This is Gerry Gaffney with the User Experience podcast.
My guest today did not get to realise her childhood dream of designing pinball machines. However, she has worked with NASA and the International Spy Museum. She’s passionate about developing museum exhibitions, educational programs and online experiences to engage visitors as co-creators.
She’s consulted to a wide range of museums round the world and is currently executive director of the Museum of Art and History at the McPherson Center in Santa Cruz, California. In fact she’s just been one year at that role, so well done for surviving the year.
Thank you. [Laughter.]
She’s author of The Participatory Museum, an excellent book whose relevance goes beyond the confines of the museum and which I’d recommend to people working in the field of user experience in general. She maintains the Museum 2.0 blog and is a prolific Tweeter. Nina Simon, welcome to the User Experience podcast.
Thanks, it’s a pleasure to be here.
Okay, tell me first of all, why are you interested in museums?
Well, I’m interested in them because they’re opportunities for informal and free choice learning. I was a kid who was always great at school but very suspicious of all the gold stars and the grades and the kinds of formal setups that we create to structure learning and to really, frankly, subjugate some of the ways that people learn, some of the ways that people express themselves.
And so I became really curious about alternative forms an ways that people learn and discovered this idea of a museum as a place where you can go and it’s not going to be in the test, you’re not there to get a grade. No-one ever failed museum.
And so as a person who loves learning and who loves maths and science in particular and saw so many people being so stressed out by it, I loved the idea of being in a space where we could invite people to play with math, with science, with art, with history in a non-judgmental and really open environment.
I think it’s probably fair to say that a lot of people get dragged along to museums when they’re kids.
So where does the whole concept of participation come in and why does it matter?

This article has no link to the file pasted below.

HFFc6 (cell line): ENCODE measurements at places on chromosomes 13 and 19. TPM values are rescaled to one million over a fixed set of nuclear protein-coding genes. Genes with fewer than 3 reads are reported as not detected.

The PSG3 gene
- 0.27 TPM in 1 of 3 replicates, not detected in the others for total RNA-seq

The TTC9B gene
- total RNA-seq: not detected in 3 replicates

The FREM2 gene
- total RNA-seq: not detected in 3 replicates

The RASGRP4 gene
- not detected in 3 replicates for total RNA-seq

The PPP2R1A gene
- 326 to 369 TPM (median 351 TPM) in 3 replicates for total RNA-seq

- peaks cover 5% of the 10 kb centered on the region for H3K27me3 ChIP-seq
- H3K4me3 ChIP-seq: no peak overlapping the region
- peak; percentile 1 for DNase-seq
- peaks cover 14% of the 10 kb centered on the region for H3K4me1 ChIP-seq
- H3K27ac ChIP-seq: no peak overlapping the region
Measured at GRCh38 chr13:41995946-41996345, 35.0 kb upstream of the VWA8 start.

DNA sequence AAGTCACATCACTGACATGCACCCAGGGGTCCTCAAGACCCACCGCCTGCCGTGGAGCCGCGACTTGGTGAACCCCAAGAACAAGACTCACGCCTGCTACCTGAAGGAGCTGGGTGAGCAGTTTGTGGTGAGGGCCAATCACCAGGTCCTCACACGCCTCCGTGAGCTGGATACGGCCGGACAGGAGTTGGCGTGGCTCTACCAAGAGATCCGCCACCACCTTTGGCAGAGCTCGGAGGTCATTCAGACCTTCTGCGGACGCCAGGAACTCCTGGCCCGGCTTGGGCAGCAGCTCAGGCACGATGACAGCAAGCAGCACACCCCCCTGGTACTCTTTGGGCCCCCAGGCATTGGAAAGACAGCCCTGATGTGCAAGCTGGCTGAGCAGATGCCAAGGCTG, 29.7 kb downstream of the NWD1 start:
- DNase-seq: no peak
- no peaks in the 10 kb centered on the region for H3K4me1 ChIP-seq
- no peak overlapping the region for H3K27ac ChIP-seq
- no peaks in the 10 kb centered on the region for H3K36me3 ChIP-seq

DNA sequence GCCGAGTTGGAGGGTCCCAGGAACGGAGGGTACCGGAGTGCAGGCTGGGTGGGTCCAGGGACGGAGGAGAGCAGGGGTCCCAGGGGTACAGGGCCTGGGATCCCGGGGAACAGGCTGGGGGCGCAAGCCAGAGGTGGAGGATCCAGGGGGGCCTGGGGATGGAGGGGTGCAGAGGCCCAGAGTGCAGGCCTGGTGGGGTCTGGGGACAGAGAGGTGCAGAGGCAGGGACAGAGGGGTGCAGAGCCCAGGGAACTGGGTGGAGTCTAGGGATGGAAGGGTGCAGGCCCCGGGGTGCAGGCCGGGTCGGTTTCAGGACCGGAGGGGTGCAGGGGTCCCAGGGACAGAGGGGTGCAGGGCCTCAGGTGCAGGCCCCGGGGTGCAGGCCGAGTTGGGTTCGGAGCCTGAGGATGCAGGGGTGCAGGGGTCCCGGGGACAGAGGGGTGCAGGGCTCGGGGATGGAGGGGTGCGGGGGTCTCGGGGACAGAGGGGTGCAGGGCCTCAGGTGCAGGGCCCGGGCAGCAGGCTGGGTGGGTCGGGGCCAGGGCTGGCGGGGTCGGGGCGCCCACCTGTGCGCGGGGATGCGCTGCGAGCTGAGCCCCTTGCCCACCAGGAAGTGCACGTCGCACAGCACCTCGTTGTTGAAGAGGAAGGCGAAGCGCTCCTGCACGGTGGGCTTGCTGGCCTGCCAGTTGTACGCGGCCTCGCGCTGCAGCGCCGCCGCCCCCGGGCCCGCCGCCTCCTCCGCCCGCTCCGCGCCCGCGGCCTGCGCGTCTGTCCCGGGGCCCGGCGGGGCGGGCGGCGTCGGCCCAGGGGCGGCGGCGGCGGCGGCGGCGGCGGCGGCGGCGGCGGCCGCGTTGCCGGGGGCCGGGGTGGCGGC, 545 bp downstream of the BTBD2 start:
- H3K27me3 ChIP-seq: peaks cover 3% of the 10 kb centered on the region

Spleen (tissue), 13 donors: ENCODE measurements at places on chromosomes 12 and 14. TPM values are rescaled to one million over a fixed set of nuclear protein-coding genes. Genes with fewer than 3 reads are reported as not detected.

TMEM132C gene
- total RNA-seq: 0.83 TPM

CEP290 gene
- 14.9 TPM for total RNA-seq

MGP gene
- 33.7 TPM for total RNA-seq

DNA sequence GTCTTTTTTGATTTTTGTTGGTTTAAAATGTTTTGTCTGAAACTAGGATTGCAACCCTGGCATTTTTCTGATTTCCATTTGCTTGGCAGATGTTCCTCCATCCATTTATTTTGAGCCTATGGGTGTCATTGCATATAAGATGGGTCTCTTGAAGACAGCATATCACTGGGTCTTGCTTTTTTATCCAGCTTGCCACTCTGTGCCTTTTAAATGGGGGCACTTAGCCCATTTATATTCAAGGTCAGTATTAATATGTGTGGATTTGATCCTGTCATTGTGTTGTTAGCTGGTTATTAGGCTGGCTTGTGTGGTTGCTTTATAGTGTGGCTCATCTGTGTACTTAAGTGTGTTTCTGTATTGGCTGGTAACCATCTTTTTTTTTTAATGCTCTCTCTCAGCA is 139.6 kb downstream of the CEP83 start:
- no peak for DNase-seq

Well, you know, I really strongly believe that going to the museum should not be like going to the dentist. It should not be something that you have to do or that you’re dragged to do. And it really should a place that’s open to the kind of learning that you want to do, and frankly that’s really where participation comes in line in that the museums that I see as most successful and people want to be at, want to go to, are places that give them experiences they can’t have anywhere else
And often that has to do with participation. Sometimes it has to do with seeing an object that’s an incredible object you can’t see anywhere else, but many times it has to do with the fact that you can get your hands on something whether that’s a paintbrush or whether it’s a science experiment.
And also in my case one of the things I really look at is cultural shifts and I think what we’re seeing internationally is that people are expressing themselves and getting involved in creative work in increasing numbers but they’re doing so outside of traditional organisations.
So, for example, people, adults of all ages are more likely to pick up an instrument today than ever before and less likely to go to the symphony. They’re more likely to take up gourmet cooking and less likely to go to an art show and so I think for a museum to be successful we have to really fit with how people like to experience the content that we’re about culturally.
So if the way people like to experience science is through a Maker Faire or a hacker space why isn’t a science museum a place for that kind of scientific learning? If the way somebody wants to experience art is through making art, through being part of something, why aren’t we inviting that opportunity? So I think that’s the connection I’m trying to make.
I guess one of the things that occurs to me sometimes at museums is that some places kind of confuse, I guess, the concept of participation with interactivity and, you know, it’s not that unusual to go to see an exhibit that can be a very unsatisfying button-pushing experience. Is that a problem with the idea of interaction itself or a failure of vision or a failure of design or why does that happen?
That’s a very good question and I think for me I really distinguish interactivity from participation where I think an interactive is something that invites you to do something so that could be to push a button and it could be to play a game.
But participation is really about inviting you to be part of something, and so for me the test case is this question of what happens after you leave? Does the thing just reset and it’s invisible to the fact that you were there? Or have you added to the experience in some way?